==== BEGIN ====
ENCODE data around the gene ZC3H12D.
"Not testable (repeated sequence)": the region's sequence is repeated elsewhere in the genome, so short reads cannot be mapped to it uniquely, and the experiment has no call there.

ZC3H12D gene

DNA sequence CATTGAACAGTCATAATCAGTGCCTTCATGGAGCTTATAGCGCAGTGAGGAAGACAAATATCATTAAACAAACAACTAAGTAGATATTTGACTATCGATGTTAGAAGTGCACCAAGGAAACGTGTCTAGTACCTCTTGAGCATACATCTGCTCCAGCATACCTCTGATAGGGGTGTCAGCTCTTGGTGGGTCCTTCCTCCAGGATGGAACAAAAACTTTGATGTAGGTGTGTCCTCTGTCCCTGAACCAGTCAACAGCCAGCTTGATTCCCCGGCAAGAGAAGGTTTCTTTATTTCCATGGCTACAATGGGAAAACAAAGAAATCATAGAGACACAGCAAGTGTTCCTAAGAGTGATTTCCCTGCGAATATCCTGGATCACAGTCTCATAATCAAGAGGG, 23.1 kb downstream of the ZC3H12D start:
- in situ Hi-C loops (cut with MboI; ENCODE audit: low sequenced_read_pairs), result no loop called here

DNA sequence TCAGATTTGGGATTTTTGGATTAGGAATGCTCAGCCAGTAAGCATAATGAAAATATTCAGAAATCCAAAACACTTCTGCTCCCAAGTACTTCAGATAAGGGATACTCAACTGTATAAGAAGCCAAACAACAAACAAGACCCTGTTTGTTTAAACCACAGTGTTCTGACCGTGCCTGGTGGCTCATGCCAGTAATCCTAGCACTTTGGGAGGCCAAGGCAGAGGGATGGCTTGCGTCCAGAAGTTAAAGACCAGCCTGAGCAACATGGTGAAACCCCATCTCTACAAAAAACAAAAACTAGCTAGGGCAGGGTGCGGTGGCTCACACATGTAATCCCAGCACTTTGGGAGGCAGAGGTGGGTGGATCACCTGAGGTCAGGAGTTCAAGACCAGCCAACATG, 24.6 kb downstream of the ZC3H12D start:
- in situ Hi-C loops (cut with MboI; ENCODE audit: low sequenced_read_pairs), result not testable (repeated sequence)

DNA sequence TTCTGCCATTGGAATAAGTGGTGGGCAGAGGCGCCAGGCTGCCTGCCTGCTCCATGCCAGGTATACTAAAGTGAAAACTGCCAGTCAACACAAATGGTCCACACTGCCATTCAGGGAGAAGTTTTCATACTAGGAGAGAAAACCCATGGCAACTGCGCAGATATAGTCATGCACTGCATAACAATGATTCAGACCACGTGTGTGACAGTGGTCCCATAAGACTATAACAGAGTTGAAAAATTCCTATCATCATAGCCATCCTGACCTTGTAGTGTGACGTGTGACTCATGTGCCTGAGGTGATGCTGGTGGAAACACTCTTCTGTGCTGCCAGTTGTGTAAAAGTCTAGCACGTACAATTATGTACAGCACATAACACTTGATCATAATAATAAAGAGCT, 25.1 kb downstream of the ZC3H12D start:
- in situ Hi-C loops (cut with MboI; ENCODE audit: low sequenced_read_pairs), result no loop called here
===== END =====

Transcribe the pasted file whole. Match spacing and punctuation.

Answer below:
ENCODE data around the gene ZC3H12D.
"Not testable (repeated sequence)": the region's sequence is repeated elsewhere in the genome, so short reads cannot be mapped to it uniquely, and the experiment has no call there.

ZC3H12D gene

DNA sequence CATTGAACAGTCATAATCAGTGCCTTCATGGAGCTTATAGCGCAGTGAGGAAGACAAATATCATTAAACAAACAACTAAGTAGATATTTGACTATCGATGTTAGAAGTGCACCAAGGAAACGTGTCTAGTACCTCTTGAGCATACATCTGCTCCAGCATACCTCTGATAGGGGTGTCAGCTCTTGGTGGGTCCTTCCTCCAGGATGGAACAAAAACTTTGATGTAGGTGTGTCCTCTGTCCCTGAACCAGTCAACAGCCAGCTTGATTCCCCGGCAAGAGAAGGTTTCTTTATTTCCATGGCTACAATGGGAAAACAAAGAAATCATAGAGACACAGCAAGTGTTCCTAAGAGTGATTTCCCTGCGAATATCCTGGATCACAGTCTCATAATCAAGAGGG, 23.1 kb downstream of the ZC3H12D start:
- in situ Hi-C loops (cut with MboI; ENCODE audit: low sequenced_read_pairs), result no loop called here

DNA sequence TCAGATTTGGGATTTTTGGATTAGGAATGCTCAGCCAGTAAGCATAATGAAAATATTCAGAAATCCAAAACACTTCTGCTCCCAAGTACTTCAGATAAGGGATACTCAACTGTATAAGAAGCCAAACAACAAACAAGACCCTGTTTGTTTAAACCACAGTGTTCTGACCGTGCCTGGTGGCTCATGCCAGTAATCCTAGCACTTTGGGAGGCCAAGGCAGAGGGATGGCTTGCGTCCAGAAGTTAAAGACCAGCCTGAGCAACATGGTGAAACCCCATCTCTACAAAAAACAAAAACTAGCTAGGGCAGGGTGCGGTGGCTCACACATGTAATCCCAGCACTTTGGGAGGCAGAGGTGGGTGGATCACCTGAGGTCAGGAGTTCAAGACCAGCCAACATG, 24.6 kb downstream of the ZC3H12D start:
- in situ Hi-C loops (cut with MboI; ENCODE audit: low sequenced_read_pairs), result not testable (repeated sequence)

DNA sequence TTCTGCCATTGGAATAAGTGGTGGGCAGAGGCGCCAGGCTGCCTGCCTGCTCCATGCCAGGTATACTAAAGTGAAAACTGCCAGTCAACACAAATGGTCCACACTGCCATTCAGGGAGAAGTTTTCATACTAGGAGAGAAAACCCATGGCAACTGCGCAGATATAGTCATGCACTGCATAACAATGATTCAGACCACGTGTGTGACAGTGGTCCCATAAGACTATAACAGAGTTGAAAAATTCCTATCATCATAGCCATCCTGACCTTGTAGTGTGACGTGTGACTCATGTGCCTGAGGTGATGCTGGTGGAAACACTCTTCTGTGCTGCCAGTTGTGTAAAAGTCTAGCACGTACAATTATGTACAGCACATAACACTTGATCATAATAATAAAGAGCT, 25.1 kb downstream of the ZC3H12D start:
- in situ Hi-C loops (cut with MboI; ENCODE audit: low sequenced_read_pairs), result no loop called here